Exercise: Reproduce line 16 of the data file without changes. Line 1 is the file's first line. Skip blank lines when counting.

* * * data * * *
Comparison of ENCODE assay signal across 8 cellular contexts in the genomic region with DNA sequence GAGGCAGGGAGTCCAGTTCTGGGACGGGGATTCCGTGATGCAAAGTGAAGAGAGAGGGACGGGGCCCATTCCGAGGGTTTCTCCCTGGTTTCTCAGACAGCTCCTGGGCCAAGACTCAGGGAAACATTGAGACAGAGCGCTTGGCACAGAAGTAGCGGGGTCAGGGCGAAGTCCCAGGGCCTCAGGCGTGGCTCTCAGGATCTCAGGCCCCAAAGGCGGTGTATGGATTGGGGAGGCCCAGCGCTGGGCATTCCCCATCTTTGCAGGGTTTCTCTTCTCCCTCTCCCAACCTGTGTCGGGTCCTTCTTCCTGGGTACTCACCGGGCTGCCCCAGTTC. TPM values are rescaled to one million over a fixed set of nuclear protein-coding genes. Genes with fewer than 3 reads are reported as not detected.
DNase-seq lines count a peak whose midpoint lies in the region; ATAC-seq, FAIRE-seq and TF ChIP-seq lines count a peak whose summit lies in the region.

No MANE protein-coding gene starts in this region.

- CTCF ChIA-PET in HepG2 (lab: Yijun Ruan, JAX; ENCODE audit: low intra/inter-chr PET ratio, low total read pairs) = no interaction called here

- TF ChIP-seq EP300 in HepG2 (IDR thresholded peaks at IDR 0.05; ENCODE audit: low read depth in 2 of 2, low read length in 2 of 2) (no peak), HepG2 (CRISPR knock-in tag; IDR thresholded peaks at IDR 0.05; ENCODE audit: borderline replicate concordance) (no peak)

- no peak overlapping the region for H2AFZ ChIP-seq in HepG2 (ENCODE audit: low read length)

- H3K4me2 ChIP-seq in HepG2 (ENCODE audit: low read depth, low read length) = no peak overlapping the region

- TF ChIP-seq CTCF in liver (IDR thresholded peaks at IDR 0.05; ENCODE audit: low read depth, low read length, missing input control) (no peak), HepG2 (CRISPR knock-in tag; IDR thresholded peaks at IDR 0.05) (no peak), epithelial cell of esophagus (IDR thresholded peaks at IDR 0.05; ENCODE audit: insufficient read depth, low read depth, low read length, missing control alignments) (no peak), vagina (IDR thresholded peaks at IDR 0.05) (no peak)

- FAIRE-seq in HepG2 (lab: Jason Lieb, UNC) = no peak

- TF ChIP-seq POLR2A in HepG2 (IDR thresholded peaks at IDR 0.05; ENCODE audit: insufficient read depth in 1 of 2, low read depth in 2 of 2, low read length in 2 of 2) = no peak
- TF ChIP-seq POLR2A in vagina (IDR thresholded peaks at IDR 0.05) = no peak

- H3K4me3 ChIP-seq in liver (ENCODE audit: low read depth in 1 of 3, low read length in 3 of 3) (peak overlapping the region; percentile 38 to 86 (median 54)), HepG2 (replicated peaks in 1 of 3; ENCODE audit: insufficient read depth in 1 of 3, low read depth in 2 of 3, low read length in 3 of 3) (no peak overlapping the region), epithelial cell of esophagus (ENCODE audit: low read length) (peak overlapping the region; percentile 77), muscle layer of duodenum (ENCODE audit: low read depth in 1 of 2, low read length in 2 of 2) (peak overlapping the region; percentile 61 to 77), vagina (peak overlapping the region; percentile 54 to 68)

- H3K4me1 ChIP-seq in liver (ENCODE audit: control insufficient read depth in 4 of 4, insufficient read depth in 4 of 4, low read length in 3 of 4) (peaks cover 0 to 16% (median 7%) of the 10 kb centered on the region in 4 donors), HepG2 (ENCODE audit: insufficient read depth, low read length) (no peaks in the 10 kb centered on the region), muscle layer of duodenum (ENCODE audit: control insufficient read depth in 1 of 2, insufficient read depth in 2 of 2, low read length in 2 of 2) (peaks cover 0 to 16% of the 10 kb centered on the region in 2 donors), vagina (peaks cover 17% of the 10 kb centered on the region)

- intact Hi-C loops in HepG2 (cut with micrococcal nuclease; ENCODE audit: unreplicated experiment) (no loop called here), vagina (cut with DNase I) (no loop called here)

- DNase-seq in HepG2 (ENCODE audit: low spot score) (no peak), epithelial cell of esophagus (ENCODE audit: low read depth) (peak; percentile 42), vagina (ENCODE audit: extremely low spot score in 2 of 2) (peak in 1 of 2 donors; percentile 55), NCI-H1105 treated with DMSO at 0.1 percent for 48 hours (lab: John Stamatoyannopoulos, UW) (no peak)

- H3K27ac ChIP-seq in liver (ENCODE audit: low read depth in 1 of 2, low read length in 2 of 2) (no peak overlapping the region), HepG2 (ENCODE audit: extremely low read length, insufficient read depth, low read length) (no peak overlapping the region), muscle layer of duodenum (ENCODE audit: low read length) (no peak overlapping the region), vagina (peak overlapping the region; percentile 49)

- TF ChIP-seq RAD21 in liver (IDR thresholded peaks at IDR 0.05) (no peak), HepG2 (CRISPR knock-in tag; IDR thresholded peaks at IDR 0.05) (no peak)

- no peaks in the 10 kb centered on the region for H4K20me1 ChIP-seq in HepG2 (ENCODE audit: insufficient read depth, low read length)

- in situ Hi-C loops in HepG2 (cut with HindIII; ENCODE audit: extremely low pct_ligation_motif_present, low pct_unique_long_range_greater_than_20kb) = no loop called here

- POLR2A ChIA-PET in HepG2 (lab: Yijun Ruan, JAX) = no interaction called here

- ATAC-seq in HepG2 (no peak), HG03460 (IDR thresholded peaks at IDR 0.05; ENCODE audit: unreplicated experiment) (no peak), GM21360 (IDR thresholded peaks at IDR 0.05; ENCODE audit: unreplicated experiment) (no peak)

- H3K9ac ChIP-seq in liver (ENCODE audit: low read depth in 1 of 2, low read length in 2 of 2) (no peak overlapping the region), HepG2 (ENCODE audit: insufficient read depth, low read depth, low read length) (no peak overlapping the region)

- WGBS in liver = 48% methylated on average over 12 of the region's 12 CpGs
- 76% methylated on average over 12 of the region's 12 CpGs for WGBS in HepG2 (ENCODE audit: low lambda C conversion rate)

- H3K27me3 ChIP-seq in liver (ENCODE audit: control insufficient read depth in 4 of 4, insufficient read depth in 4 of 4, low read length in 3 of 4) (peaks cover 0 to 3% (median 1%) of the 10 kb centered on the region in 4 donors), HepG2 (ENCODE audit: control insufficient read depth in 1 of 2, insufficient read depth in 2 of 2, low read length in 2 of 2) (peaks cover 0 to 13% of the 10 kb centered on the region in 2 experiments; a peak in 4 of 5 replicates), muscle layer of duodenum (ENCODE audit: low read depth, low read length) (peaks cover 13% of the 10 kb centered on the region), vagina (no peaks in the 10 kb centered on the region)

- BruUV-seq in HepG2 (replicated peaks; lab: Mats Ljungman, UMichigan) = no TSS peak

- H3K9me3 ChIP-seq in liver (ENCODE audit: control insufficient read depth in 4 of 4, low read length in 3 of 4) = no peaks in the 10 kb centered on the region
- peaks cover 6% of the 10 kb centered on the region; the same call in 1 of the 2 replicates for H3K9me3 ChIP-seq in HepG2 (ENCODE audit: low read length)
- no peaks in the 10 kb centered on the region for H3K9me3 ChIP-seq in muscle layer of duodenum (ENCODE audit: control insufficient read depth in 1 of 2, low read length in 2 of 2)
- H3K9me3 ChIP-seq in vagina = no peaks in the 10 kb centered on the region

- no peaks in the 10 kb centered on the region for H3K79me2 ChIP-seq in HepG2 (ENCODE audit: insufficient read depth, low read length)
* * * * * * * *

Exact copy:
- H3K27ac ChIP-seq in liver (ENCODE audit: low read depth in 1 of 2, low read length in 2 of 2) (no peak overlapping the region), HepG2 (ENCODE audit: extremely low read length, insufficient read depth, low read length) (no peak overlapping the region), muscle layer of duodenum (ENCODE audit: low read length) (no peak overlapping the region), vagina (peak overlapping the region; percentile 49)